Though sighted, I learned to read Braille as a child. My best friend in elementary school was L., who had been blind since infancy. L. was mainstreamed into our public school classroom with the help of a teaching aide, who read Braille and corrected the assignments that L. produced on her Braille typewriter. L. taught me how to read Braille too, and gave me a stylus and a slate so that I could punch out the symbols myself and hence write letters and stories in Braille. We had great fun reading to each other, using our respective fingers and eyes; she would accuse me of cheating when I scanned the Braille page visually instead of feeling out the narrative with my fingertips.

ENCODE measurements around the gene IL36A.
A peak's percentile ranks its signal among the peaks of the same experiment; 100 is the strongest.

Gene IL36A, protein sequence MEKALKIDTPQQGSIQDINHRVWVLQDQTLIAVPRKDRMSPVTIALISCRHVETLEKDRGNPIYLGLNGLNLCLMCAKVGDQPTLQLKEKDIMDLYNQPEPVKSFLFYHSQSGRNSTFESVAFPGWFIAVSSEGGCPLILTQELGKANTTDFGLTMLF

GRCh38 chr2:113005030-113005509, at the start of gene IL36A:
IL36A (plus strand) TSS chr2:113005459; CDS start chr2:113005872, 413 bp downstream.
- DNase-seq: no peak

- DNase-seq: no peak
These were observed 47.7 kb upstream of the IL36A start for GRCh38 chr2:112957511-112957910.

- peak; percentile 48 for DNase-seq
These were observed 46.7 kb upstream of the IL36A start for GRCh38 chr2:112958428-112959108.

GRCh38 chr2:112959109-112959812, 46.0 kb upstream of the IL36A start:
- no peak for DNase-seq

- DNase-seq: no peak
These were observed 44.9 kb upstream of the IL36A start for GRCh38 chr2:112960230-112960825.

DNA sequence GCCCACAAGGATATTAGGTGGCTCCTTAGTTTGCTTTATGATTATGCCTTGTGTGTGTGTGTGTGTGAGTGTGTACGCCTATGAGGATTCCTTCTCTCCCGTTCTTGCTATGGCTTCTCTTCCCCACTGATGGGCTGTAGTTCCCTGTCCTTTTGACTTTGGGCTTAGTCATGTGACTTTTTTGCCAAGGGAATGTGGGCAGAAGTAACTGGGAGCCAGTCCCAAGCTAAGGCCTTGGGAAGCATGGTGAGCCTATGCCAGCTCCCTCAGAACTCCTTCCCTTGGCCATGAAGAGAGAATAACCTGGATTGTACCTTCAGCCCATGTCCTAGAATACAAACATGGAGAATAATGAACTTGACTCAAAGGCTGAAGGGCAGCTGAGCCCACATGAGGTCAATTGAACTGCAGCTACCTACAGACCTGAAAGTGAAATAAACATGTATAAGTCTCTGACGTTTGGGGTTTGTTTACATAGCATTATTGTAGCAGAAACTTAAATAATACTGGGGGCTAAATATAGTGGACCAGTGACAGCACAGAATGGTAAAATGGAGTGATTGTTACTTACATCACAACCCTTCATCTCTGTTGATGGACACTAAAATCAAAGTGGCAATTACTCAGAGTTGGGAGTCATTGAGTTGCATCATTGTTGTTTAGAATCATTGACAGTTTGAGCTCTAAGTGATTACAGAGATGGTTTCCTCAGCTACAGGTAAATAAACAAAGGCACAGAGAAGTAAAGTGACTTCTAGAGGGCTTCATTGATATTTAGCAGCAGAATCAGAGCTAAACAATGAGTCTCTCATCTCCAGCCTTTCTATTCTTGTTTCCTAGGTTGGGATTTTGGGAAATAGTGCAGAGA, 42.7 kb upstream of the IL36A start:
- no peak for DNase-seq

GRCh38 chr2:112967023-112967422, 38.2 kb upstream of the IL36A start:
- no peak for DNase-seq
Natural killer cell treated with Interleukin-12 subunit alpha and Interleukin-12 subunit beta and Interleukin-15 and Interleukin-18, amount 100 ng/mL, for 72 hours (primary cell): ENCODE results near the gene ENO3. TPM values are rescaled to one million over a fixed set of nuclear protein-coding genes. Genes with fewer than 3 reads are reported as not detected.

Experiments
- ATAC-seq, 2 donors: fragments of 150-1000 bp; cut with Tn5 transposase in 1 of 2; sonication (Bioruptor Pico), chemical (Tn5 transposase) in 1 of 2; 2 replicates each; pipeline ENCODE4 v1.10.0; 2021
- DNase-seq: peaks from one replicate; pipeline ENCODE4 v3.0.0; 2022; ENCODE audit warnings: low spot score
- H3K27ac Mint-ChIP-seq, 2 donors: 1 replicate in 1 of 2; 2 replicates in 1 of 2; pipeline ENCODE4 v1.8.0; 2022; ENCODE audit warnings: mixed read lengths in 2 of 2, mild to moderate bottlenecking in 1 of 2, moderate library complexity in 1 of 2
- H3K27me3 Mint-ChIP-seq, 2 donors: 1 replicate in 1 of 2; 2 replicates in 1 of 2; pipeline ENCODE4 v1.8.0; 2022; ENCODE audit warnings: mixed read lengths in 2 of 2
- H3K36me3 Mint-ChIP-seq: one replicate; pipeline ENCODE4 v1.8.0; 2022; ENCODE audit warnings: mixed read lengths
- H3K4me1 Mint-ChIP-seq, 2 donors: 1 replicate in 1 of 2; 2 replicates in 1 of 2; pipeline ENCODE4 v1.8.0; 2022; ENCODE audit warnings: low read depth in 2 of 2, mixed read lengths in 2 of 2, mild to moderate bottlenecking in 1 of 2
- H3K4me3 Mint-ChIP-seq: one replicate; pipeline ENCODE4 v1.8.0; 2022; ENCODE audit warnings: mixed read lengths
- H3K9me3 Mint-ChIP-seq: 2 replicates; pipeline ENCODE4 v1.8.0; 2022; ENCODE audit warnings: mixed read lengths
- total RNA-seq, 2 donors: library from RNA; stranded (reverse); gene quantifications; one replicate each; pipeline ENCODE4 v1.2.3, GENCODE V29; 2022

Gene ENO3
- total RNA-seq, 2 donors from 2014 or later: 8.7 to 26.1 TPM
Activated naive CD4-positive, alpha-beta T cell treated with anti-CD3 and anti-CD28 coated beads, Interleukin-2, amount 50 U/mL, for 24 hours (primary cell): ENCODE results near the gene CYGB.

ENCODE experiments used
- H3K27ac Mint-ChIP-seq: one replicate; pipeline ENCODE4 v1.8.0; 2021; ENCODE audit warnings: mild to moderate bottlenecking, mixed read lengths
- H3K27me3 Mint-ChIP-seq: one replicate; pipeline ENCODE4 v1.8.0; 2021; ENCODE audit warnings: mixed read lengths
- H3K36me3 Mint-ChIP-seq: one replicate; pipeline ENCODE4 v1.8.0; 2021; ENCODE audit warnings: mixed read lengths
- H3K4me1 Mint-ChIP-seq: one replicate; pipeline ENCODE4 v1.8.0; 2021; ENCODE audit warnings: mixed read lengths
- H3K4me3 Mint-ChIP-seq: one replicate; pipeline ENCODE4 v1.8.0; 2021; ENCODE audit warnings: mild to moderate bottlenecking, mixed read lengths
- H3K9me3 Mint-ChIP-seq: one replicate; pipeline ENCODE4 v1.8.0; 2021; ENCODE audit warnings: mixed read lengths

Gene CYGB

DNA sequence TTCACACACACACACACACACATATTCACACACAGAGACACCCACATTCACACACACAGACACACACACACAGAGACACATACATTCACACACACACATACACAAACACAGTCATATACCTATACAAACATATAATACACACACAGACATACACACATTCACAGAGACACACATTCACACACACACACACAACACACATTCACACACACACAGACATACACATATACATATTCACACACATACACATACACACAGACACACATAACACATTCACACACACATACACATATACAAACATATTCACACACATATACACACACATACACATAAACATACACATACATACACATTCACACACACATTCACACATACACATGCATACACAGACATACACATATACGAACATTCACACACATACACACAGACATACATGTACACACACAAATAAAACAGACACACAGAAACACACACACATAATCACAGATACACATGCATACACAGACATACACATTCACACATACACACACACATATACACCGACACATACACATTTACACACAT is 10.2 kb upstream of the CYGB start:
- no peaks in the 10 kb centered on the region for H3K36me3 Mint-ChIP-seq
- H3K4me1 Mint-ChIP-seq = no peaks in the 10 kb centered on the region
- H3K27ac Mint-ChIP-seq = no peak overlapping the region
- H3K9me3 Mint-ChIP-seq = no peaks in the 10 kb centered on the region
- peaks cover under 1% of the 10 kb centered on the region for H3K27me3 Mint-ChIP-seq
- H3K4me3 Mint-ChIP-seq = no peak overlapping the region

I have somewhere read the theory (and now can't remember the source) that literacy is a cause of aggression (if I'm recalling correctly, this theory held that the cognitive norms of pre-literate or non-literate societies are somehow more productive of peaceful human interaction). The Times article seems to suggest, however, that the inability to read, now prevalent among the non-Braille-tutored blind, gives rise to chaotic, disorganized thinking, which seems to me one of the root causes of aggression.
Above: "Blind Tom" Wiggins, a nineteenth-century piano prodigy and autistic savant.